Bear aversion study under way at Lake Tahoe


By Kathryn Reed

Bears are smart animals. They learn where easy food is, but they can also learn they aren’t wanted in houses, dumpsters or vehicles.

“The alternative is a lead bullet,” Mario Klip, bear biologist with the California Department of Fish and Game, said if bears don’t learn their lesson.

Klip is working with his two Karelian bear dogs in the wild on aversion techniques. He believes a nip in a bear’s butt by one of the trained dogs is better than any type of bullet fired at a bear.

He likes using what he calls a “hard release” of a bear that has been trapped and then is released. His dogs, Villa and Sasha, chase the bear, nipping at it, barking. The idea is to create an experience the bear doesn’t like.

Klip said people need to create a less than welcoming environment for neighborhood bears. The obvious is to not leave trash out for bears to get into.

Mario Klip with the California Department of Fish and Game talks Jan. 12 about bears. Photo/LTN

“You need to make sure the animal knows it’s your (house). That you don’t want them. You need to make the bear feel uncomfortable,” Klip said. “You want to limit the undesirable behavior.”

Bears like high caloric foods and ones that smell good. Ice cream, peanut butter and syrup are three of the favorite foods they like to forage for in houses and garbage.

Besides bears’ being a nuisance and distributing garbage about, they take the debris into the woods. This can alter the ecosystem a bit because they are dragging food scraps into the woods instead of eating berries or some other natural food source.

However, in Klip’s studies he has found bears are not solely reliant on garbage, that their scat shows they are eating food that would be normal in their diet.

Nearly 50 people turned out Jan. 12 to hear Klip talk about the work he is doing in Tahoe with bears. The American Association of University Women sponsored the presentation at Lake Tahoe Community College.

Klip is using his research at Tahoe on bear aversion techniques to help him obtain a doctorate from UC Berkeley. While other places in the world are using dogs for bear aversion, he is the only in California doing so.

“There is a global phenomenon that people believe wildlife have intrinsic value. You can’t kill it just because it annoys you,” Klip said.

While the state agency he works for has a rule on the books that a black bear can be killed if it attacks a human, the reality is humans have usually done something to anger the bear. It could be that a bear is in a house, but a person is blocking the exit so the bear takes a swipe. The bear can then be put down. Or it could be a person has food in their tent and a bear goes after it – and inadvertently the person. Again, the bear can pay the ultimate price.

Klip said bears in Lake Tahoe don’t stalk people. However, that’s not true in other states.

“In more remote areas humans are prey,” Klip said, like Alaska. These are places where bears haven’t see humans, and therefore see them as a potentially tasty morsel. “Every bear in California has seen a human.”

The biologist believes coyotes are more dangerous than bears.

It’s estimated between 300 and 500 bears are in the basin.

While hunting bears caused an outcry when Nevada changed its rules a couple years ago, the state allows 10 bears to be killed, while California’s total is about 2,000, Klip said.  New in California as of Jan. 1 is the ban on using dogs during a hunt to tree a bear.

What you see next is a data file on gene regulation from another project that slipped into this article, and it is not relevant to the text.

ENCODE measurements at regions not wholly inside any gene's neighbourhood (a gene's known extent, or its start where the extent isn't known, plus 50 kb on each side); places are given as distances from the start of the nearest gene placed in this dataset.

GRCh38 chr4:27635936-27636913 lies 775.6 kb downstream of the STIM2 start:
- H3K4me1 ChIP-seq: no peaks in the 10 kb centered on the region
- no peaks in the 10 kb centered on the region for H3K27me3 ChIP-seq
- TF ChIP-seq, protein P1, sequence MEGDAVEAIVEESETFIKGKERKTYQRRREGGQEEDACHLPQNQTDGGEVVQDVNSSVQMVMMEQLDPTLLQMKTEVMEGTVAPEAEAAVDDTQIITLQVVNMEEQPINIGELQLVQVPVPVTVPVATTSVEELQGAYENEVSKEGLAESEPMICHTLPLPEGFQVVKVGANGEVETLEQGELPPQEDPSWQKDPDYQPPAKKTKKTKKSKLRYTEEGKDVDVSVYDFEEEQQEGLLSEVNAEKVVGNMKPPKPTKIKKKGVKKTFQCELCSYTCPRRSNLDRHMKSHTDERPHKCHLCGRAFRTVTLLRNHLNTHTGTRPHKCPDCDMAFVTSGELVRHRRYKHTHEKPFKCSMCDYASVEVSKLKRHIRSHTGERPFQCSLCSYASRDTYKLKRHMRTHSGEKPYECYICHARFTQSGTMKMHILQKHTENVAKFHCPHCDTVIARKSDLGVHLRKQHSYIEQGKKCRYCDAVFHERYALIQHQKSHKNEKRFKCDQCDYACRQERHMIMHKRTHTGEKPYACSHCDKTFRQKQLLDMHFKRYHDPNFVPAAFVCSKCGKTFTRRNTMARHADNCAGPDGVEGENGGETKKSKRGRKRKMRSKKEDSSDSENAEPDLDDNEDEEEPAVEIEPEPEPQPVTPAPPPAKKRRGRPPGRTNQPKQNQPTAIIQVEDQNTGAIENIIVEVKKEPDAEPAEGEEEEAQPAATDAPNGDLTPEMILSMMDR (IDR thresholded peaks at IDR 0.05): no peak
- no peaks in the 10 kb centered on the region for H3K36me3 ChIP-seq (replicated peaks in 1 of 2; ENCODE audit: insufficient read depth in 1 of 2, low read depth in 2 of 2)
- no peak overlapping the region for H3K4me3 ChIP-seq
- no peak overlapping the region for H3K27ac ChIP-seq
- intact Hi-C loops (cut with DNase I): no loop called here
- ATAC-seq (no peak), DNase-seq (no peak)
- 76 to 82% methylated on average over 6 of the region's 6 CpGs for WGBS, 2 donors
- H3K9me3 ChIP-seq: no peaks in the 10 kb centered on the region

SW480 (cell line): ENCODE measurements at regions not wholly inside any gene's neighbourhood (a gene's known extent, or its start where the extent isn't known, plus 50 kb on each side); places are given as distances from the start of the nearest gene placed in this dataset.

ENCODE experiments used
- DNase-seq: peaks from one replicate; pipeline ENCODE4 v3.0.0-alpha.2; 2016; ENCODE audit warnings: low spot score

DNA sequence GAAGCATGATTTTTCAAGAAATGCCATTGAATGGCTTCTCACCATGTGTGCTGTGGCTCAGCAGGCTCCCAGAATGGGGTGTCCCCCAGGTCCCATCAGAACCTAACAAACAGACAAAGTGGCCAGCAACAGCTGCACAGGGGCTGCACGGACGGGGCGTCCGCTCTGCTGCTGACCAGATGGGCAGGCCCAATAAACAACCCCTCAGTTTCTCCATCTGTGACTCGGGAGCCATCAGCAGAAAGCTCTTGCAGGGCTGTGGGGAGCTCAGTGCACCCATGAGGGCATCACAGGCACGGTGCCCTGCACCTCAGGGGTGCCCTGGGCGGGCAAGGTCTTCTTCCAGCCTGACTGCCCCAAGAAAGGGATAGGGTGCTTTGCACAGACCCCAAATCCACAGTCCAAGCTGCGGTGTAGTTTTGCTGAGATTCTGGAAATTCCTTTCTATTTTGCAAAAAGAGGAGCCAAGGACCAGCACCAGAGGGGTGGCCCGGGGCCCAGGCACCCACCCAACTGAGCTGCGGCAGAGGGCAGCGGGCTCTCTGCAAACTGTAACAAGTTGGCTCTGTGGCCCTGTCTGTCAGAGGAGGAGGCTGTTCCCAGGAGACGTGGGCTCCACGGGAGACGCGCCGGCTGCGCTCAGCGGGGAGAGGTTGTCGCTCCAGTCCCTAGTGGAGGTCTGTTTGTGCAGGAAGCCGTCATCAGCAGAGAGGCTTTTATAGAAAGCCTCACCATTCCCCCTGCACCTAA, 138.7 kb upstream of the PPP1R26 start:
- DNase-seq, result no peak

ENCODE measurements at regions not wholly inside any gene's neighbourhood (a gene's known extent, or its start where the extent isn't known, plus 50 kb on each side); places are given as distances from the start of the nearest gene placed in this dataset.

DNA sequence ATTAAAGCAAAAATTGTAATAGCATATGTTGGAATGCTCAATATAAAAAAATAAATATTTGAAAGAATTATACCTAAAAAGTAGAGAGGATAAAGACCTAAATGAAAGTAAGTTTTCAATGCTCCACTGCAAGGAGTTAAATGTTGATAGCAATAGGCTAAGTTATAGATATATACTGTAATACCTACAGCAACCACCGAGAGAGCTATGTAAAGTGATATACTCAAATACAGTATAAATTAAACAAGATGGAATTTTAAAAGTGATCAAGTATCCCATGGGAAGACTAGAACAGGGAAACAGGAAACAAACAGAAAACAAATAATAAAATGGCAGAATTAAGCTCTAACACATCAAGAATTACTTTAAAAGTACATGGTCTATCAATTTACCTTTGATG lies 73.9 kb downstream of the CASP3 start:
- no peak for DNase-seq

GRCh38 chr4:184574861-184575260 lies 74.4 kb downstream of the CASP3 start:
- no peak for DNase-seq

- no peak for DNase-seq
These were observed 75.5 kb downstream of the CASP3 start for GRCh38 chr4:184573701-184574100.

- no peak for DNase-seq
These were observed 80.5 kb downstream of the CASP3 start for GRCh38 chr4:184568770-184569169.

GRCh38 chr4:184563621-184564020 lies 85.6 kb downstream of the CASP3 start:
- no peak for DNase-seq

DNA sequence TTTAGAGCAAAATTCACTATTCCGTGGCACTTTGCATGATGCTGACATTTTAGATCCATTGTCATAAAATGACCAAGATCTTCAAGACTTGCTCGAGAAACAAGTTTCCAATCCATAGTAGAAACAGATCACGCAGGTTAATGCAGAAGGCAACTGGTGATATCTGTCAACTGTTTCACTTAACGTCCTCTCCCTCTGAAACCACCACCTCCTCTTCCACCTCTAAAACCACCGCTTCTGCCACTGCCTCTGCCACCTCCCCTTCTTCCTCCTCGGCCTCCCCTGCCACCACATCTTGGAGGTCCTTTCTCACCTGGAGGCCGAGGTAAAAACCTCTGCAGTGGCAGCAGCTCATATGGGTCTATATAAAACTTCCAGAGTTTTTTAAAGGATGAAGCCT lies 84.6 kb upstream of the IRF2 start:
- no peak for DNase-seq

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Comments (14)
  1. Old Long Skiis says - Posted: January 16, 2013

    Bears and trash. Nows there’s something I know a little bit about.
    Our local bears behavior has changed alot over the years. The bears haved moved into populated areas and are no longer afraid of humans. Last summer I had four instances were I was trying to scare a bear away from my neighbors trash, clapping my hands and shouting. Same thing happened each time.Result? The bear just followed the noise and walked right up to me, only to lift its head, sniff the air and then slowly walk away. Cool and a little scary all at the same time. I’ve since bought a slingshot so we’ll see how that works out this summer.
    Here are a few tips from an old garbageman whose seen plenty of bears and the trash they love to eat.

    1.Don’t put your trash out till collection day, keep it in your garage, in your house or backyard. this will act as a deterent from having trash spread all over your property as well as your neighbors. Bears really like to drag garbage all over, making for a huge mess.

    2. Bears will hit the same garbage cans again and again.Talk to your neighbors, inform them there is a bear problem. A fed bear is a dead bear!

    3.If you can’t discourage a bear from repeatedly getting into your trash buy a bear proof garbage can or a bear proof box for your trash. These options are not cheap but they work. Pine-sol, ammonia, bleach or anything else poured on your trash will not keep the bear out.

    4. Never corner a bear, always leave him an escape route. Caught in tight quarters they can get aggressive and you will find yourself in a bad situation real fast.

    We can co-exist with bears just like we do with with all types of wildlife. Coyotes, raccoons, squirrlles and birds and so many more that call Lake Tahoe home. It’s just going to take a little more effort from us,locals and visitors alike.
    Take care (of the Bears), Old Long Skiis

  2. Dogula says - Posted: January 16, 2013

    Old Long Skiis, good recommendations all! My neighborhood has not seen so many bears the past year, but I know it’s because about 2 years ago, they killed a bunch. VERY sad.
    In my work in neighborhoods within the city limits, I was appalled in the days after New Year’s at the amount of garbage left in the streets by visitors and/or residents. For the past ten years, it’s been a requirement in the county that new construction include a bear box. Not sure why that wasn’t also a requirement in the city, but since the city got pretty much built out in the last few years, the point is moot. I DO think that if a house is a licensed short-term rental, a bear box should be mandatory. Although, the renters still have to be taught to USE them. . . it appears that our visitors from the city don’t grasp a lot of the realities of life in the mountains! Oh, well, as you say, LongSkiis, a little more effort from us, locals and visitors alike.